One of the biggest challenges for tank facility managers is maintaining the proper water quality, says Punita Koustubhan, an aquatic facility consultant who advises clients in industry and academia. Koustubhan spent 15 years as a lab manager at Tufts University and Harvard, where she observed that even tiny fluctuations in pH hampered the ability of the fish to regenerate their tissue—a process that's widely studied by diabetes researchers. If a lab technician was slow to change out a filter, levels of ammonia or nitrates changed, which impacted appetite levels in the fish, Koustubhan observed.
Older systems use probes to measure and correct water quality, but “they're not sensitive enough to detect a small change,” she says. “There were repercussions that all pointed back to the water quality. I realized we had to keep everything in strict parameters.” Newer systems come with more sophisticated water-quality probes, which include built-in mobile capabilities that allow lab managers and researchers to get alerts via cell phone when something is awry and needs to be fixed. Some problems can even be corrected remotely, Koustubhan says, by switching on or off a valve from any computer with an Internet connection.
With new technologies, lab managers can now fend off problems that were unavoidable in older systems. Jaskolski recalls that in the early days of zebrafish research at his facility, a small leak caused the water level to drop slowly in one reservoir, which prompted one pump to suck up air along with the water. That touched off a rash of 'gas bubble disease'—a condition similar to the bends in scuba divers. “We lost 50 percent of the fish in that system and there wasn't much available to prevent that,” Jaskolski says.
Now the University of Massachusetts' system monitors gas saturation in the water, sends out alarms and automatically shuts the system down when they deviate from proper ranges. “That gives us a lot of peace of mind,” Jaskolski says.
Several universities have been experimenting with different strategies to improve the care and welfare of zebrafish, with the aim of improving the quality and throughput of research. Because zebrafish are natural predators, several schools raise live bait, such as artemia or rotifers, in separate tanks that they feed periodically to the zebrafish.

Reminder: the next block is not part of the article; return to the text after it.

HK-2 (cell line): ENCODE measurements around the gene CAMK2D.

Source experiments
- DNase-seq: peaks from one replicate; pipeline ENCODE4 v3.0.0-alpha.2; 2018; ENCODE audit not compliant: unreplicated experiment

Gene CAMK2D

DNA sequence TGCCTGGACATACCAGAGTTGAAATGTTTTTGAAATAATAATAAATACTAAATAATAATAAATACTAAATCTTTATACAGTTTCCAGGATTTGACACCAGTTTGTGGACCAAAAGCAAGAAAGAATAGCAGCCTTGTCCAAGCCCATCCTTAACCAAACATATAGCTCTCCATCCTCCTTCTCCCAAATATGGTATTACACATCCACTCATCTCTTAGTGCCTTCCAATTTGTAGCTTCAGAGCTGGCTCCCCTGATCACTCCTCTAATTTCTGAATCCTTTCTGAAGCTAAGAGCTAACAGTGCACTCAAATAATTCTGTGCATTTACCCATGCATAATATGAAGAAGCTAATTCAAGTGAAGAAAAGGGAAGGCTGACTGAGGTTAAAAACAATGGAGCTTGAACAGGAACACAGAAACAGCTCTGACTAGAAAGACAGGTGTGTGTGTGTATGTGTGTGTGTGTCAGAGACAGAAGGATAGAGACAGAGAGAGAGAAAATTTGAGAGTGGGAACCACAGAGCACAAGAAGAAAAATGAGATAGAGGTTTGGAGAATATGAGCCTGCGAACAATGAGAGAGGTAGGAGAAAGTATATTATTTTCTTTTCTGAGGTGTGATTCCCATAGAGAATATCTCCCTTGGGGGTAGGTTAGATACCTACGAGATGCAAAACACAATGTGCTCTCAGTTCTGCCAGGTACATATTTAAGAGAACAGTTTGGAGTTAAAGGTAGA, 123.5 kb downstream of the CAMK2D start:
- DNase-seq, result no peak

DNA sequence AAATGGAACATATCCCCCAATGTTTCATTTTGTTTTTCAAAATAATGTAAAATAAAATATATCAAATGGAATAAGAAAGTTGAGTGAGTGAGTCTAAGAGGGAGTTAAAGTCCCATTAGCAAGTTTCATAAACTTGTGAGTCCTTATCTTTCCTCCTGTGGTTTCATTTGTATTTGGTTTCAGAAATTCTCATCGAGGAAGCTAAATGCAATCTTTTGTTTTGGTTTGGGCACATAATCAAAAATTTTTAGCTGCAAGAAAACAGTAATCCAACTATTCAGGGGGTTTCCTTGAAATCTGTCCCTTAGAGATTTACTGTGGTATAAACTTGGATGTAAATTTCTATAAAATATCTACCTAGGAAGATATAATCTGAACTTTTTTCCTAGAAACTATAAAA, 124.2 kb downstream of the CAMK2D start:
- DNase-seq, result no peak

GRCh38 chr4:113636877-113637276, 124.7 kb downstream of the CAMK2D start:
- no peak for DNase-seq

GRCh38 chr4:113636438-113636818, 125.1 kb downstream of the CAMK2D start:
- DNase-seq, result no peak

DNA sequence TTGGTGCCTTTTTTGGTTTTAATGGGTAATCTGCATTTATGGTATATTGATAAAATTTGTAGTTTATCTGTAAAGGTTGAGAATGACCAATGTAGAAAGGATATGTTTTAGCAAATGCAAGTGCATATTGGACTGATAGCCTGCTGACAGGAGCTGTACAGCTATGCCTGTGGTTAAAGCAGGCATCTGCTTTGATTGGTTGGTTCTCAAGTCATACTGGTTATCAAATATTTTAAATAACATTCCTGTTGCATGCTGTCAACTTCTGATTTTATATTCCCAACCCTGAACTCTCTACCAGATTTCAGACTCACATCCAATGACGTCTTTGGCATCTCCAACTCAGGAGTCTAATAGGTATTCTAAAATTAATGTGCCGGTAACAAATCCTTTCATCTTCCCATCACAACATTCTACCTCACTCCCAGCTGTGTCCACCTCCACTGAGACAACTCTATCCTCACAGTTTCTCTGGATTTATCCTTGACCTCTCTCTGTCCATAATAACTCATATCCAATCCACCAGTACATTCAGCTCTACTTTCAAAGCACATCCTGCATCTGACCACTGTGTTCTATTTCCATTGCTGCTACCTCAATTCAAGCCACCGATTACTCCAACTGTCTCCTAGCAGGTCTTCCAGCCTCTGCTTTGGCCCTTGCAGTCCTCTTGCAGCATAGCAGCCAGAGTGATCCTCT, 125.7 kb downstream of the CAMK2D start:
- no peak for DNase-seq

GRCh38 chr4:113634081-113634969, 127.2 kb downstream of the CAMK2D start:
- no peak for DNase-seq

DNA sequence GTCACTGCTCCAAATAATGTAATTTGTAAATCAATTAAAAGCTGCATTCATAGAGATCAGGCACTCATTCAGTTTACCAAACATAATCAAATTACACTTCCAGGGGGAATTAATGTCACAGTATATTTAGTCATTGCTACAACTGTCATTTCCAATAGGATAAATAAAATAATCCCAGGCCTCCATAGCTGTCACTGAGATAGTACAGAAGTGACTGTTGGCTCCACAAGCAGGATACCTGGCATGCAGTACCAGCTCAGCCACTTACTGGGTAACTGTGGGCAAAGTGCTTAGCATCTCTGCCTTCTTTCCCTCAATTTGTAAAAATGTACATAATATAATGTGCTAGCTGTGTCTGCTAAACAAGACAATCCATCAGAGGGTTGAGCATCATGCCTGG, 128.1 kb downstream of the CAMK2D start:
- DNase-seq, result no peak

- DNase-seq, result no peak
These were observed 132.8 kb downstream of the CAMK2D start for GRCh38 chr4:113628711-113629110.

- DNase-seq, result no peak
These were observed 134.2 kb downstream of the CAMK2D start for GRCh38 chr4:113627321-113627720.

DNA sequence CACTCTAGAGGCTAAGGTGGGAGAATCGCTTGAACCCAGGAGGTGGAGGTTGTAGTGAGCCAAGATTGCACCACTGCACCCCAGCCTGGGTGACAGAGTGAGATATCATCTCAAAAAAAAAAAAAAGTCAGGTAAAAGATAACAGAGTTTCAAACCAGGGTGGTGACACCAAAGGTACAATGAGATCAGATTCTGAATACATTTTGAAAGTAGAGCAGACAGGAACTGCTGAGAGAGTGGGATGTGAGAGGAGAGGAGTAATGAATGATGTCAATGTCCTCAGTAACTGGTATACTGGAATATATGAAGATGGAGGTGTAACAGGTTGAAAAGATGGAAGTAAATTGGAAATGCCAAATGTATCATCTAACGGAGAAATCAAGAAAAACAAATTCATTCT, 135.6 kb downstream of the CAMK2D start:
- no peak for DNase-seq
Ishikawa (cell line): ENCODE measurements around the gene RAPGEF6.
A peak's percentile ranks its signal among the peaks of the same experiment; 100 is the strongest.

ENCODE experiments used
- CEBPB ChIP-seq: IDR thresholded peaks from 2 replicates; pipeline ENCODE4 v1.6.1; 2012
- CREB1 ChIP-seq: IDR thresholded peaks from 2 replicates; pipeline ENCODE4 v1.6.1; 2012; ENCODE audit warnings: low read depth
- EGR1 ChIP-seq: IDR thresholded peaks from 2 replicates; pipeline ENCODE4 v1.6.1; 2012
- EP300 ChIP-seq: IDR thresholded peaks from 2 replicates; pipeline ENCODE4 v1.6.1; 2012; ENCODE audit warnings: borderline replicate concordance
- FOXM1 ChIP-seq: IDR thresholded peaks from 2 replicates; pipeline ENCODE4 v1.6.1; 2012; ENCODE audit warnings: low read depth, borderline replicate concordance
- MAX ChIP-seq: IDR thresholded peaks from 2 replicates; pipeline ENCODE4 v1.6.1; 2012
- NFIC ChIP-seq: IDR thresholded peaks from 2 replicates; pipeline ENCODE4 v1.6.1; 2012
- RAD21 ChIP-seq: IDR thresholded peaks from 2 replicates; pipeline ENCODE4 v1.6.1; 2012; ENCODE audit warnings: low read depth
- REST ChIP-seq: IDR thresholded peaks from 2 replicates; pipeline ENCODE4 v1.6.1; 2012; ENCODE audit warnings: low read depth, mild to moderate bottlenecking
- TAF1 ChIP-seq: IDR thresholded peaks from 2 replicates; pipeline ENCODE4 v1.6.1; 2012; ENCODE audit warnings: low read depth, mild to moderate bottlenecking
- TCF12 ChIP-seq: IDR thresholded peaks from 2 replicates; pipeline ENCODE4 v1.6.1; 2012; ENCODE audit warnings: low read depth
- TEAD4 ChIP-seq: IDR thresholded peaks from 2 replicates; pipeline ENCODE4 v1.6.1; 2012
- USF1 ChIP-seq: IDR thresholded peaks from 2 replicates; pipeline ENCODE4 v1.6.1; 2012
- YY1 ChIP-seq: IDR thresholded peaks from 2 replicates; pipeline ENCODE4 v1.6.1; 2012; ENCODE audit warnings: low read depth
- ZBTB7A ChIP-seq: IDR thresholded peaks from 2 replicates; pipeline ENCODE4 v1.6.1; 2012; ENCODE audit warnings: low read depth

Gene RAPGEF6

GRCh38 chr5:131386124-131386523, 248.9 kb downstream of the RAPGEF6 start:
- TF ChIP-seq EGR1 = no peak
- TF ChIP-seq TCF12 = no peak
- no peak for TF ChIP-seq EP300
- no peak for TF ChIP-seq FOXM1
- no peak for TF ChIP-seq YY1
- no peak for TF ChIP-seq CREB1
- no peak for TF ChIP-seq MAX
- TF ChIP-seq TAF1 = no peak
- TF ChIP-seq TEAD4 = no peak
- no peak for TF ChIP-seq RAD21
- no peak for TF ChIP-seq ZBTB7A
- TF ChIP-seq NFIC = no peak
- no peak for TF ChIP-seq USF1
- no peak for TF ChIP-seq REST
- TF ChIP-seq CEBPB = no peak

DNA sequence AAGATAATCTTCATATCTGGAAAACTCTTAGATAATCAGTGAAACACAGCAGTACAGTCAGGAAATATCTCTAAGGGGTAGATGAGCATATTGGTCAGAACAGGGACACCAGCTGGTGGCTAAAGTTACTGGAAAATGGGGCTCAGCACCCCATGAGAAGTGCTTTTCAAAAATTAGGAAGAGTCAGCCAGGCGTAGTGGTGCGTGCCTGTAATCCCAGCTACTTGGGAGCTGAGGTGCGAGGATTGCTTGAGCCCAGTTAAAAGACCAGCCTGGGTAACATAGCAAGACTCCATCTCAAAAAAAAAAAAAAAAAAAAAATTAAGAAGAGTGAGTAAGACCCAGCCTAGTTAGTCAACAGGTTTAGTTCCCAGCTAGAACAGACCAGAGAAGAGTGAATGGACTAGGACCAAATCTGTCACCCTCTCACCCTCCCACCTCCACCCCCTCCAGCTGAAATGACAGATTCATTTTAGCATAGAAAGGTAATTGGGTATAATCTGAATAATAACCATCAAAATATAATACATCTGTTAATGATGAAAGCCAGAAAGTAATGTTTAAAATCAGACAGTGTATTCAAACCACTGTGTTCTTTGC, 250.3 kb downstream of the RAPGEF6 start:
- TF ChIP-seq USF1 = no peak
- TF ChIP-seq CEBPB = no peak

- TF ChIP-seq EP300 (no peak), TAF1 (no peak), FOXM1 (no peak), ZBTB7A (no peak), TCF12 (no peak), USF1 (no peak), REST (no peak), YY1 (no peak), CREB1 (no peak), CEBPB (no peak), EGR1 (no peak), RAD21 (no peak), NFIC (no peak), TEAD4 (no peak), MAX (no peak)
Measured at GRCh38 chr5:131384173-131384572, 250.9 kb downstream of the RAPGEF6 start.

Susan Farmer, Assistant Director for Aquatics in the animal resources program at the University of Alabama at Birmingham, says giving zebrafish at least one live feed per day makes a visible difference. “That's a natural behavior, and the fish seem very excited about the live food,” Farmer says. “I think they know that at the end of the day everybody gets artemia, because I see increased schooling activity near the feeding hole close to artemia time.”
Even small steps in aquatic husbandry can make a big difference in how actively zebrafish breed. At the University of Alabama, for example, a study showed that simply putting red marbles at the bottom of the tank can increase breeding activity, Farmer says.
Christian Lawrence, a fish biologist at Boston Children's Hospital, noticed that zebrafish prefer to spawn in shallow water, so he and a colleague developed a breeding tank that stimulates spawning and egg production on demand based on the ability to change water depth. “We were able to basically turn on and off spawning and collect 10,000 embryos in 10 minutes, all fertilized at the same time,” Lawrence says. The invention was patented, and Tecniplast purchased the license for commercialization.
Other new technologies that have come to market over the last few years include robotic feeding systems, cameras that allow scientists to observe their fish from remote locations, and “swim tunnels,” where the fish swim against a current, allowing researchers to observe the effects of exercise on the cardiovascular system in real time.
Fulcrum Automation & Control Technologies of Beachwood, OH, recently introduced DanioData, a mobile app that's designed to streamline the process of tracking fish. It's a considerably more complex task than tracking rodents is, says Dave Weintraub, DanioData's principal architect. “You can store half a million fish in a 50-by-30 foot room,” Weintraub says. “If you take two fish and cross them, you create 200 offspring. That forces you to redistribute those fish into multiple tanks, and to do continual genotyping to maintain lines. There's a lot of work involved.” DanioData's product incorporates notifications that remind scientists when to genotype and redistribute fish, and it's all managed with QR codes on tanks that they can scan with their smart phones.
The explosion in new technologies is fueling the growing interest in zebrafish science, Lawrence says. “The scale and sophistication of the automation has taken off. That's driving the growth.”
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Weintraub, A. All eyes on zebrafish. Lab Anim 46, 323–326 (2017). https://doi.org/10.1038/laban.1321